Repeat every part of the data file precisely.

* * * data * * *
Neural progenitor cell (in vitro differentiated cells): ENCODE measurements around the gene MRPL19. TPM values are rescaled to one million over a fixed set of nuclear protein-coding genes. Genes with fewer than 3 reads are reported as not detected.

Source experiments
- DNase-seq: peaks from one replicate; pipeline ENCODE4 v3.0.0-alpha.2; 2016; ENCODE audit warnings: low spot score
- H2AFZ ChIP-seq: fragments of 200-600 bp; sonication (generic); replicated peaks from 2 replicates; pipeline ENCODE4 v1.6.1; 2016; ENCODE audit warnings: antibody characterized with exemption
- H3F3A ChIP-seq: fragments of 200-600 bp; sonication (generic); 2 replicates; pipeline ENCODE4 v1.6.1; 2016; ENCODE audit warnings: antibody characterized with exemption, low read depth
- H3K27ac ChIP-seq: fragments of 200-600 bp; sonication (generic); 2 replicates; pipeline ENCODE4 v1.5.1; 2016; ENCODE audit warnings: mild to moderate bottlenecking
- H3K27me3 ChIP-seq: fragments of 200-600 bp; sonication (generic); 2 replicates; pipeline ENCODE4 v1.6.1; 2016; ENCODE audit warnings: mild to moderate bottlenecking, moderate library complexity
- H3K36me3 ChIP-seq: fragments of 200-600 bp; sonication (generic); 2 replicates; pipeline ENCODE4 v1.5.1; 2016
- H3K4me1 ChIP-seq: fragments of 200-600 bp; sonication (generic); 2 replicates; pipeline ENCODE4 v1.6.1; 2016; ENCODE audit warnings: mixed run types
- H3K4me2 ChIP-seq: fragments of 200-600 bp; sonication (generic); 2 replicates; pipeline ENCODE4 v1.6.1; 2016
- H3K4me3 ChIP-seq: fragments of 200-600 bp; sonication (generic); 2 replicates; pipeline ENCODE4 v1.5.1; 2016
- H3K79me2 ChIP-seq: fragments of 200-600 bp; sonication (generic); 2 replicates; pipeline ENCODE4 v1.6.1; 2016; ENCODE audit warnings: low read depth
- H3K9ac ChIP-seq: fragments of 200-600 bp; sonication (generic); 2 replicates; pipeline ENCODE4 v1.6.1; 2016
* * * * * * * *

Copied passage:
Neural progenitor cell (in vitro differentiated cells): ENCODE measurements around the gene MRPL19. TPM values are rescaled to one million over a fixed set of nuclear protein-coding genes. Genes with fewer than 3 reads are reported as not detected.

Source experiments
- DNase-seq: peaks from one replicate; pipeline ENCODE4 v3.0.0-alpha.2; 2016; ENCODE audit warnings: low spot score
- H2AFZ ChIP-seq: fragments of 200-600 bp; sonication (generic); replicated peaks from 2 replicates; pipeline ENCODE4 v1.6.1; 2016; ENCODE audit warnings: antibody characterized with exemption
- H3F3A ChIP-seq: fragments of 200-600 bp; sonication (generic); 2 replicates; pipeline ENCODE4 v1.6.1; 2016; ENCODE audit warnings: antibody characterized with exemption, low read depth
- H3K27ac ChIP-seq: fragments of 200-600 bp; sonication (generic); 2 replicates; pipeline ENCODE4 v1.5.1; 2016; ENCODE audit warnings: mild to moderate bottlenecking
- H3K27me3 ChIP-seq: fragments of 200-600 bp; sonication (generic); 2 replicates; pipeline ENCODE4 v1.6.1; 2016; ENCODE audit warnings: mild to moderate bottlenecking, moderate library complexity
- H3K36me3 ChIP-seq: fragments of 200-600 bp; sonication (generic); 2 replicates; pipeline ENCODE4 v1.5.1; 2016
- H3K4me1 ChIP-seq: fragments of 200-600 bp; sonication (generic); 2 replicates; pipeline ENCODE4 v1.6.1; 2016; ENCODE audit warnings: mixed run types
- H3K4me2 ChIP-seq: fragments of 200-600 bp; sonication (generic); 2 replicates; pipeline ENCODE4 v1.6.1; 2016
- H3K4me3 ChIP-seq: fragments of 200-600 bp; sonication (generic); 2 replicates; pipeline ENCODE4 v1.5.1; 2016
- H3K79me2 ChIP-seq: fragments of 200-600 bp; sonication (generic); 2 replicates; pipeline ENCODE4 v1.6.1; 2016; ENCODE audit warnings: low read depth
- H3K9ac ChIP-seq: fragments of 200-600 bp; sonication (generic); 2 replicates; pipeline ENCODE4 v1.6.1; 2016